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PACKARD 120: BUYER'S GUIDE

Median Price: £36,790  •  Highest Price: £219,863  •  Lowest Price: £2,625  •  Sell-Through Rate: 85%

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Packard 120

Source: Broad Arrow

How much is a 120 worth?

In our experience, we've seen plenty of 120's go under the hammer and based on analysing every sale you can expect to pay £36,790 for one in average condition - that places it amongst the most expensive 30% of collector cars across our database.

As Packard's go, a 120 is on the lower end relative to other Packard models. In fact this model is £7,958 below the median Packard price of £44,748.

What is the maximum to pay for a 120?

Across the 111 120's we've seen sell, the highest price ever recorded for this model is £219,863. It was sold by Gooding & Co in the US on 19 Aug 2022.

See Highest Sale >

What is the lowest to pay for a 120?

Well, that depends on where you draw the threshold.

The lowest sale of all time for this vehicle is £2,625. RM Sotheby's sold the car at auction in the US on 01 Jun 2019.

When looking at more recent sales the lowest recorded price is, as you would expect, higher. Analysing every sale since 2020 shows that the lowest price between 2020 and today is £9,359, Worldwide Auctioneers sold this car in the US on 11 Sep 2021.

See Lowest Sale >
See Lowest Sale Since 2019 >

What is the background of the make / model?

Packard produced this model between 1901 and 1942.

Packard was founded in 1899 in Ohio by brothers James and William Packard. It quickly became one of the leading luxury car brands in the US, known for its cutting-edge engineering and beautiful styling. Packard was a pioneer in many automotive technologies, such as the use of aluminum engines and the first production 12-cylinder engine. Packard cars remained popular until the 1950s, when the brand was eventually discontinued due to changing tastes and increased competition.

How common is a 120?

We've seen plenty of these go under the hammer at auctions around the world, 130 to be precise. It's among the 8% most common collector cars to sell at auction.

Of those, 130 times the model has gone to auction 111 have sold. In other words, this model sells on 85% of times it goes to auction - that's above the average sell-through rate we traditionally see.

How does the 120 compare to other cars?

We know from reviews of this model by our 42,000+ strong community how this car performs across multiple variables. Those variables stack up to give a TCVScore which is a relative score of how good a car is across 5 variables in comparison to all other cars.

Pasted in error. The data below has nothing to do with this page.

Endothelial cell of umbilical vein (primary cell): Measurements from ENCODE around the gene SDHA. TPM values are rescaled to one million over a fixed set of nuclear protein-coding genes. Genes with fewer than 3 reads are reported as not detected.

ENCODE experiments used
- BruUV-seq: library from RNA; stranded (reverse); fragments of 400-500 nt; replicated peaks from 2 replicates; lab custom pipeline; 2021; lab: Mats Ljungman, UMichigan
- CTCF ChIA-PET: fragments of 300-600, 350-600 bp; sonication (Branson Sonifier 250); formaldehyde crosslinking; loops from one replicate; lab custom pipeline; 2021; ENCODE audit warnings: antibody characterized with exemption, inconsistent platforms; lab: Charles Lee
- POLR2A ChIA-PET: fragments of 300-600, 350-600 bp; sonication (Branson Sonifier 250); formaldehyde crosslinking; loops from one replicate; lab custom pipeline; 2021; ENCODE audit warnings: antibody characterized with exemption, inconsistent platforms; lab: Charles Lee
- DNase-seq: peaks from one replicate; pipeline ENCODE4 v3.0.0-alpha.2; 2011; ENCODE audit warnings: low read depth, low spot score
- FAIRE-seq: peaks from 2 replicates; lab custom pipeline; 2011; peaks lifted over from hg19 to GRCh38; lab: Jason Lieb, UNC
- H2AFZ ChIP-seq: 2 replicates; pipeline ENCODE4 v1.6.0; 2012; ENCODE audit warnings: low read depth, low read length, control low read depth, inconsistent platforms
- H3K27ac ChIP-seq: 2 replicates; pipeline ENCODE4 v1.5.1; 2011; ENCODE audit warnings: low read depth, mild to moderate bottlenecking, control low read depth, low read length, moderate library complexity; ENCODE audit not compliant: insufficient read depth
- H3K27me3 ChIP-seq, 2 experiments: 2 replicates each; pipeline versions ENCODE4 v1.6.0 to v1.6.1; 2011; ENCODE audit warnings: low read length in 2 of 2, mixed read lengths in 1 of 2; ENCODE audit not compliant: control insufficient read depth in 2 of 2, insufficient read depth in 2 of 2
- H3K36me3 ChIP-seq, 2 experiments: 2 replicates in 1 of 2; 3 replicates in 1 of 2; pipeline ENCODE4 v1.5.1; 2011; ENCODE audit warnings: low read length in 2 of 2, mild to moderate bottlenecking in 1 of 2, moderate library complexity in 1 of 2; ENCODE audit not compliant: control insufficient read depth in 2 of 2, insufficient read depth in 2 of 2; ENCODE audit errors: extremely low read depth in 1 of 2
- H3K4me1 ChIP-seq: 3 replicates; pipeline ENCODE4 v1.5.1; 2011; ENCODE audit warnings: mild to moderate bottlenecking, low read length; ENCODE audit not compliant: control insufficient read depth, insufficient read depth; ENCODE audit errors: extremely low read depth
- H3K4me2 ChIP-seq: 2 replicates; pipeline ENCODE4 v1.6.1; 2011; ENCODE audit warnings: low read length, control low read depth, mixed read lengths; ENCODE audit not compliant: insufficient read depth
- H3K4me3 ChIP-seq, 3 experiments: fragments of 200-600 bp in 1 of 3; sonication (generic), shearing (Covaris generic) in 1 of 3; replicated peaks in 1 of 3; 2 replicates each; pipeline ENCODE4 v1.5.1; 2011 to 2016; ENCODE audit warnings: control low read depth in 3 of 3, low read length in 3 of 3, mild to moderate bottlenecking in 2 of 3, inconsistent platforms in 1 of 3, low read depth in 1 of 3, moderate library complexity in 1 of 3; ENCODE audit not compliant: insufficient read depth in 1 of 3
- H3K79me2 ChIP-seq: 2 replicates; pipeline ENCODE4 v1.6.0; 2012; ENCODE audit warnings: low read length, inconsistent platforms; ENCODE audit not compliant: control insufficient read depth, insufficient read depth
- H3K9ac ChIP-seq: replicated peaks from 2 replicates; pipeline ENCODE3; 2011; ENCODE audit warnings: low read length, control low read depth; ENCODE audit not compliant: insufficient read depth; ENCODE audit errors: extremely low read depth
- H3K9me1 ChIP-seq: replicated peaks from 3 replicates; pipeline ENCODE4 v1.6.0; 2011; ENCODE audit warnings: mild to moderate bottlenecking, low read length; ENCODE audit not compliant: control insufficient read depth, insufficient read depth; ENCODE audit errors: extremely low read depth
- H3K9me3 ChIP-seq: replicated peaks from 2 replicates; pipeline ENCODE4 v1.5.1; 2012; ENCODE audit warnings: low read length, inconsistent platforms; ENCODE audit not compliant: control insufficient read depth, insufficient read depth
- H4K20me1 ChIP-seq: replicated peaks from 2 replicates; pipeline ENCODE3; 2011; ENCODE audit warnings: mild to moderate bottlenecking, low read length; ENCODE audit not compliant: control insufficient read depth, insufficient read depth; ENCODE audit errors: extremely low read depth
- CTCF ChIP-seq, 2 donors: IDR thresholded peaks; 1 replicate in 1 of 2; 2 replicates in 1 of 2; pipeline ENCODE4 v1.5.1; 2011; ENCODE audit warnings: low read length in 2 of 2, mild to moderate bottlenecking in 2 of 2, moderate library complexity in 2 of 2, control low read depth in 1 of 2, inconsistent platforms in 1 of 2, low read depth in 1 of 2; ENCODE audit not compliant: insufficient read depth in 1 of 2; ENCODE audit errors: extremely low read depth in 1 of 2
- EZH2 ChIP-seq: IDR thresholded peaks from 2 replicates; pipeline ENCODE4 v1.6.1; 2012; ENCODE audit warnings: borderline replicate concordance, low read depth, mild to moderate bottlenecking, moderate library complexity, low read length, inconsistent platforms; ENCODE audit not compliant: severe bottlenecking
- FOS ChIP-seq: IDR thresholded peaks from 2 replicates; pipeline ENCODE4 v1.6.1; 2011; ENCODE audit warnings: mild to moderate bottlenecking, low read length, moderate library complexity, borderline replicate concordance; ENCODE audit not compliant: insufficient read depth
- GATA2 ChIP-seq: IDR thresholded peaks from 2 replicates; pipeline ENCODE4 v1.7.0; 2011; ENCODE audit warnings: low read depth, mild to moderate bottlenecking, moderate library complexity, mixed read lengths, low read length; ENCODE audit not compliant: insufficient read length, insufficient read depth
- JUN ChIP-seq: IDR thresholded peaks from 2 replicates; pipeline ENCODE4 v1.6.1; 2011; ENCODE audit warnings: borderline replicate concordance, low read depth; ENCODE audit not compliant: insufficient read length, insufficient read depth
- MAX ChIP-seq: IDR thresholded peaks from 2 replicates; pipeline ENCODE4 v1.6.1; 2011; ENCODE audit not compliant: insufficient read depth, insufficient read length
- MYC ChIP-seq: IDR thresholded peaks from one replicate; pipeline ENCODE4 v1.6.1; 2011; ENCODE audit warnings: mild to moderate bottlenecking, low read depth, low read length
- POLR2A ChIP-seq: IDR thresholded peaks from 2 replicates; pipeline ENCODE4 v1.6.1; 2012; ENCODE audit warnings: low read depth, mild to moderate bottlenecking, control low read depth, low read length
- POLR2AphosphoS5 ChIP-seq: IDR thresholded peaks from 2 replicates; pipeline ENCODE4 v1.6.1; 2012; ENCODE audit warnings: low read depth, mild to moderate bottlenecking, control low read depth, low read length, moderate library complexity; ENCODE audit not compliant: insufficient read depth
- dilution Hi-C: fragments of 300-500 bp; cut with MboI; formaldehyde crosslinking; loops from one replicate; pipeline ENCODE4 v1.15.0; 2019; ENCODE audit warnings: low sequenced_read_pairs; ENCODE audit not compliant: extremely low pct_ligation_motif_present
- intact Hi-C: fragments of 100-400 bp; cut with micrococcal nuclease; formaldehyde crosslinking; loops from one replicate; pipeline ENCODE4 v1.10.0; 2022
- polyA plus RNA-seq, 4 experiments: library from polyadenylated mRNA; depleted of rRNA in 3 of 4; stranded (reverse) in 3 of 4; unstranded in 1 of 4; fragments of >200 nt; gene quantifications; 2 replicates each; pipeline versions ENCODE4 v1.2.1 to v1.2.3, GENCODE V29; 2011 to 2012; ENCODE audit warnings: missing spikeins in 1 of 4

For the 120, it scores a 50 out of 100 - that places it in the bottom 10 - 20% of all cars in our database.

How the car scores across all variables is below:

Styling: 6/10

Cool Factor: 5/10

Practicality: 5/10

Handling: 6/10

Speed: 3/10

To understand more or add your own review, click the link below.

See Full Price Guide >

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Why this article was created

Well, we've got one of the largest databases of sold classic car prices in the world so we thought we ought to help and put that data to good use. To be clear though, this article is not intended to be a full tour of every nook and sill of the 120, rather it's meant to act as an introductory guide and overview of the market for this model.

It is here to provide you guidance on how much you should and shouldn't be paying for one based on the 130 we've seen previously.

If you're after more detail, we've got you covered. Click the button below to be taken to a the price guide for this model so you can see every single sale, price trend over time and lots more.

How this article was created

This article was created by looking back at sales of 120 since the beginning of our database in 1992. We've scanned over 30 auction houses and results from over £15 billion of sold cars around the world to understand the where the market is at for this car.

The Classic Valuer takes that data and analytics which enables it to generate these articles at scale, for further information regarding the 120 please visit the price guide linked below.

About The Author

Giles Gunning | The Classic Valuer

Giles Gunning

Giles is CEO of The Classic Valuer - one of the world's largest databases of sold classic cars in the world going back over 30 years covering over 11,000 models. Giles and The Classic Valuer are regularly referenced in key classic car publications including Classic & Sports Car.

Giles grew up around the iconic historic motorsport venue at Goodwood and enjoys his 1972 Alfa Romeo 1600 GT Junior around the Sussex roads. His primary car goal is to purchase back a selection of his grandfather's car's including his 1931 Riley Brooklands.

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